My encoder for itunes is set to AAC like yours, but there’s an import action in automator that lets you specify the encoder to use, and doesn’t change the default.

    I used that, then had it move the file to a different folder. Then I added an applescript in there to remove the track from my itunes library.

    This is something I do frequently as I produce segments for other people’s podcasts, and instead of firing up itunes and doing it manually, now I have an automated way of handling this.

    Thanks for the nudge and the jumpstart with your script!

  8. Tim Says:

    I’m curious as to what the menu item is in between the power icon and the volume icon! Inquiring minds want to know…

  9. Daniel Jalkut Says:

    Hi Tim – it’s the “Input Methods” menu which you can enable from the “Input Sources” section of the International pane in System Preferences.

    It’s useful for switching between keyboard layouts e.g. for different languages, but the reason I keep it handy is because you can use it to pull up the system unicode character viewer, which is pretty convenient sometimes in my work.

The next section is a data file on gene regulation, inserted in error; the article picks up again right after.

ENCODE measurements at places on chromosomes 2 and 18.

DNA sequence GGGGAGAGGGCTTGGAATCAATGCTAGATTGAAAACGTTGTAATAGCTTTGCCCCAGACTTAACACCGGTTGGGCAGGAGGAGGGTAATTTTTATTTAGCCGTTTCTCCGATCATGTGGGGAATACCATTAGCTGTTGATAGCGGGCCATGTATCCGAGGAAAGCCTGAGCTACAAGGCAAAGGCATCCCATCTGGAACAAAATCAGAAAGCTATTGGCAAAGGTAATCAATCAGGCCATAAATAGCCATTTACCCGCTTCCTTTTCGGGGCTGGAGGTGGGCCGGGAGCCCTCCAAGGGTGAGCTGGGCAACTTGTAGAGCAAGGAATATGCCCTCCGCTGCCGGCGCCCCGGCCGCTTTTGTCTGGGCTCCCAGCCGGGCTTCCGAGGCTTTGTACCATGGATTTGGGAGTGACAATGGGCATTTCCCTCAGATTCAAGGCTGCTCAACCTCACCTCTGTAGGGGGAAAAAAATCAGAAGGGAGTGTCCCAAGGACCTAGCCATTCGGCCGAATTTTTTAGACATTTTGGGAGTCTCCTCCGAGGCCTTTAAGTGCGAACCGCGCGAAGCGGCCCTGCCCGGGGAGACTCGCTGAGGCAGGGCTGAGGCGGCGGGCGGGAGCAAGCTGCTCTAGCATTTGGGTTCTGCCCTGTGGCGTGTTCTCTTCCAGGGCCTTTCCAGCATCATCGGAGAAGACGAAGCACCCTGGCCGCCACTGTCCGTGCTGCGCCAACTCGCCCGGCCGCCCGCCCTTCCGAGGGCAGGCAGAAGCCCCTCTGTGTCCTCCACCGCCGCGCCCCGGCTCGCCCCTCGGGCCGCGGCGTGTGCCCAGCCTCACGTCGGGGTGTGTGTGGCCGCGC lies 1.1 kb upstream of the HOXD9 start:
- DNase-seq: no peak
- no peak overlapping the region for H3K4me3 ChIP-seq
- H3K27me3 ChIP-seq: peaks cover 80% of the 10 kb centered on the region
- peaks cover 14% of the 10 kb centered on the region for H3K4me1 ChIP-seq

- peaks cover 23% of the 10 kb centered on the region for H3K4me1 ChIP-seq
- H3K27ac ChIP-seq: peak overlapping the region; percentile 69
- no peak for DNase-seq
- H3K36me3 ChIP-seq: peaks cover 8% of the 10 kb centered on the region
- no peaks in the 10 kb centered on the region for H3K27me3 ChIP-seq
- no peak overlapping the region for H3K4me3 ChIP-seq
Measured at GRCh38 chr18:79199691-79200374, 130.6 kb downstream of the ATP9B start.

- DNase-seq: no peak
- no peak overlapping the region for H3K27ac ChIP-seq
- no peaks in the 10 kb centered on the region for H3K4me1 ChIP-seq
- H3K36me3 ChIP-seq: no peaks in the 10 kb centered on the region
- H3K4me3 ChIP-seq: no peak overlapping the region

Daniel

  10. Cindy Says:

    I get an error “AppleEvent Time Out”, I hit OK, and then the song converts but my preferences switch to MP3 rather than staying at AAC. I put the script in my Library–>iTunes–>Scripts. Do I need to create those Scripts -> Applications -> iTunes folders?

    Using latest version of iTunes in Tiger.

  11. Daniel Jalkut Says:

    Hi Cindy – not sure what’s going on there. When you run the script, does it show a dialog or something that could be blocking the script from finishing? I am afraid I don’t know what would cause the problem you are seeing. It should work fine from either script menu.

  12. mc Says:

    Thank you for the info. Just also want to share this other way of aac to mp3 conversion. See this http://mp3toaacconvert.com

Comments are closed.

Follow the Conversation

Stay up-to-date by subscribing to the Comments RSS Feed for this entry.